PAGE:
What changed that investment in the running community was a bike accident that occurred in early April of 2001. Key life changes can happen very suddenly, and are often measured by fractions of a second. I was riding with a group of bikers (the peddle kind) at Jones Lake in Gallatin County, and coming around a corner into a rapid decline I heard someone say “I dropped my cell phone”. I looked back long enough to lose my focus, and was unable to avoid a number of stone posts in front of me. That day I had my first helicopter ride to St. Mary’s in Evansville and even though I had five broken ribs and both lungs were punctured, I was very grateful to be able to move my toes and learn I had not been paralyzed.

Earlier that spring I had qualified to run the 1600 meter race at the National Olympics in Baton Rouge in August, but after the accident I knew that was out of the question. So I started looking for other challenges. I knew a number of people who were active in the Carbondale Interfaith Council at the time, i.e. Sam Fosky, Kim Magwire, Hugh Muldoon, and Catherine Graves, and Bob Flannery. Also our pastor at that time, Bill Sasso, was very committed to interfaith work, and so I had a conversation with him. I’m not sure that Bill thought the task would be challenging enough for me, but the task always changes us and we change the task. It has been more than challenging.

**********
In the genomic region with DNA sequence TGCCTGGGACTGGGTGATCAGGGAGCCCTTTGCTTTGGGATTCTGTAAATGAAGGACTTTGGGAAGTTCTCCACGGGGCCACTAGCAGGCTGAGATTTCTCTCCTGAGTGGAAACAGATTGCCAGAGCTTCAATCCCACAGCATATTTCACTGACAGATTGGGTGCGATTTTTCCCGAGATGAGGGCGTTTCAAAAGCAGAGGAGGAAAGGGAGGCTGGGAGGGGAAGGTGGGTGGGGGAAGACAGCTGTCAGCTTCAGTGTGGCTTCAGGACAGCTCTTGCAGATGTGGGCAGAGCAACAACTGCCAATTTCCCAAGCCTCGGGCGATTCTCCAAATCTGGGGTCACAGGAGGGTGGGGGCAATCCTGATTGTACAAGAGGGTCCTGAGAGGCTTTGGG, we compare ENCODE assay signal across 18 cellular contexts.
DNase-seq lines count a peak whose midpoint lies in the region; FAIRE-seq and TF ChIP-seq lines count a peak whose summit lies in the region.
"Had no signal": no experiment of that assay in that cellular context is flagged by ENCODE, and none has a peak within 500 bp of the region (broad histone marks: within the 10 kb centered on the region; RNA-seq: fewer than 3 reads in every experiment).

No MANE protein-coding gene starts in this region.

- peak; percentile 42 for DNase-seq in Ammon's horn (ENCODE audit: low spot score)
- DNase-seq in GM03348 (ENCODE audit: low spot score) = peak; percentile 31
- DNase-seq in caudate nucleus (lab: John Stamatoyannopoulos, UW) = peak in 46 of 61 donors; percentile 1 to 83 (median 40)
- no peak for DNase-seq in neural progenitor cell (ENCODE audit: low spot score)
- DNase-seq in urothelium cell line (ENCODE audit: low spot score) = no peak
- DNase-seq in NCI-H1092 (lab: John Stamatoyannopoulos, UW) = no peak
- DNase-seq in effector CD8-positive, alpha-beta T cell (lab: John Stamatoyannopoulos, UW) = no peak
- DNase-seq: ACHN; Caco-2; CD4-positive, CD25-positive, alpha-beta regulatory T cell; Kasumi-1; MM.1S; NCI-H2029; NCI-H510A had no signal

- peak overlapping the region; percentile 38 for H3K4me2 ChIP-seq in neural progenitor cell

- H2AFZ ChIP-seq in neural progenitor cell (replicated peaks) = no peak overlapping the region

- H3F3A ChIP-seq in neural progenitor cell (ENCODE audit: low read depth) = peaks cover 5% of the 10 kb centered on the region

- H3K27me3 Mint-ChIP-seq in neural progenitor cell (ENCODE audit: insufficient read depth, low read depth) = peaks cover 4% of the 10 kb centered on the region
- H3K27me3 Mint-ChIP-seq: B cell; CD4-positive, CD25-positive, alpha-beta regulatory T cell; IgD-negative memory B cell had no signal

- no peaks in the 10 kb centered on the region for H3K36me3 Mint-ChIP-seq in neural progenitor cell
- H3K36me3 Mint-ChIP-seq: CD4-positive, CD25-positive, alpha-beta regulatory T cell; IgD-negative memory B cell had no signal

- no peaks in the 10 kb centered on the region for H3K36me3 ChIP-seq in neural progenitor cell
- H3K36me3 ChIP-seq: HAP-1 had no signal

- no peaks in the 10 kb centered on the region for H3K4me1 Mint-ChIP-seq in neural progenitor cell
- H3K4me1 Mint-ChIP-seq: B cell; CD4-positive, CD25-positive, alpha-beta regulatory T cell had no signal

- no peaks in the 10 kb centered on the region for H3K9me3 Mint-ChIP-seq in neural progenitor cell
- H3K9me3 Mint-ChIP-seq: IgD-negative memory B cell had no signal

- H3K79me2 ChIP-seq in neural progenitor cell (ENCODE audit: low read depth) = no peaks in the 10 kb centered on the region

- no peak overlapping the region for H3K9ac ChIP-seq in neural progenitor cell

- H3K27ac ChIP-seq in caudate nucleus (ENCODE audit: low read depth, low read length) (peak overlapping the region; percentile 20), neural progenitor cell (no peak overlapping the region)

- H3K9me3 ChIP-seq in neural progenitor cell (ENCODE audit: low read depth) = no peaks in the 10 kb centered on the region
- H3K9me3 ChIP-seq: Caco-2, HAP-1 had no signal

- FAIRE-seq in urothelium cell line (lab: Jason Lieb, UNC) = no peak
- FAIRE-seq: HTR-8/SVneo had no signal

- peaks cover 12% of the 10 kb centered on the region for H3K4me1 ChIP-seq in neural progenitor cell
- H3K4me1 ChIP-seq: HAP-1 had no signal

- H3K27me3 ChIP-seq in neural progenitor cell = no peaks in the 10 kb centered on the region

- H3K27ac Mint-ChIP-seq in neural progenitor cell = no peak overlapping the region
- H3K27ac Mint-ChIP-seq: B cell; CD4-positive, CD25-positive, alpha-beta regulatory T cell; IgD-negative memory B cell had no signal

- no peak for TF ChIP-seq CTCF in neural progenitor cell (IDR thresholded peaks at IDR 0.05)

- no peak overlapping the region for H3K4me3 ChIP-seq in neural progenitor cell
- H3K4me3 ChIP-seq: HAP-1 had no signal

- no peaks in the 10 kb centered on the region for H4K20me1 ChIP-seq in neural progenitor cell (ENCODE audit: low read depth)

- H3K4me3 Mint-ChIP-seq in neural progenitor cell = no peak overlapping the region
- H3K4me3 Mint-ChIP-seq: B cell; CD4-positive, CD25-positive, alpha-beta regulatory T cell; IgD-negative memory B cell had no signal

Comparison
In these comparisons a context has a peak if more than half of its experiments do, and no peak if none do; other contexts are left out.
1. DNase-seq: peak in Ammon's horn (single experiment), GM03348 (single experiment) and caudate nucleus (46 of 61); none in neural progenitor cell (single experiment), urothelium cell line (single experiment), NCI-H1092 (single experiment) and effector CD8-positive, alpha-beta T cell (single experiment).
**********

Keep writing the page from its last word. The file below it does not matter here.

At about that same time Dale Bengtson, who had been head of the SIU Department of Religious Studies, wanted to retire as chairperson of the Christian-Jewish-Muslim conversations, and asked me to take over that job. So I did that with the idea I would make some changes. The interfaith conversations, which started in 1986 had not been connected with any organization, so I asked the Interfaith Council to take on that task and become the umbrella organization. That meant that the community as a whole would be more involved, the conversations could be located at appropriate faith community venues in Carbondale, and could be more closely related to religious life in the community.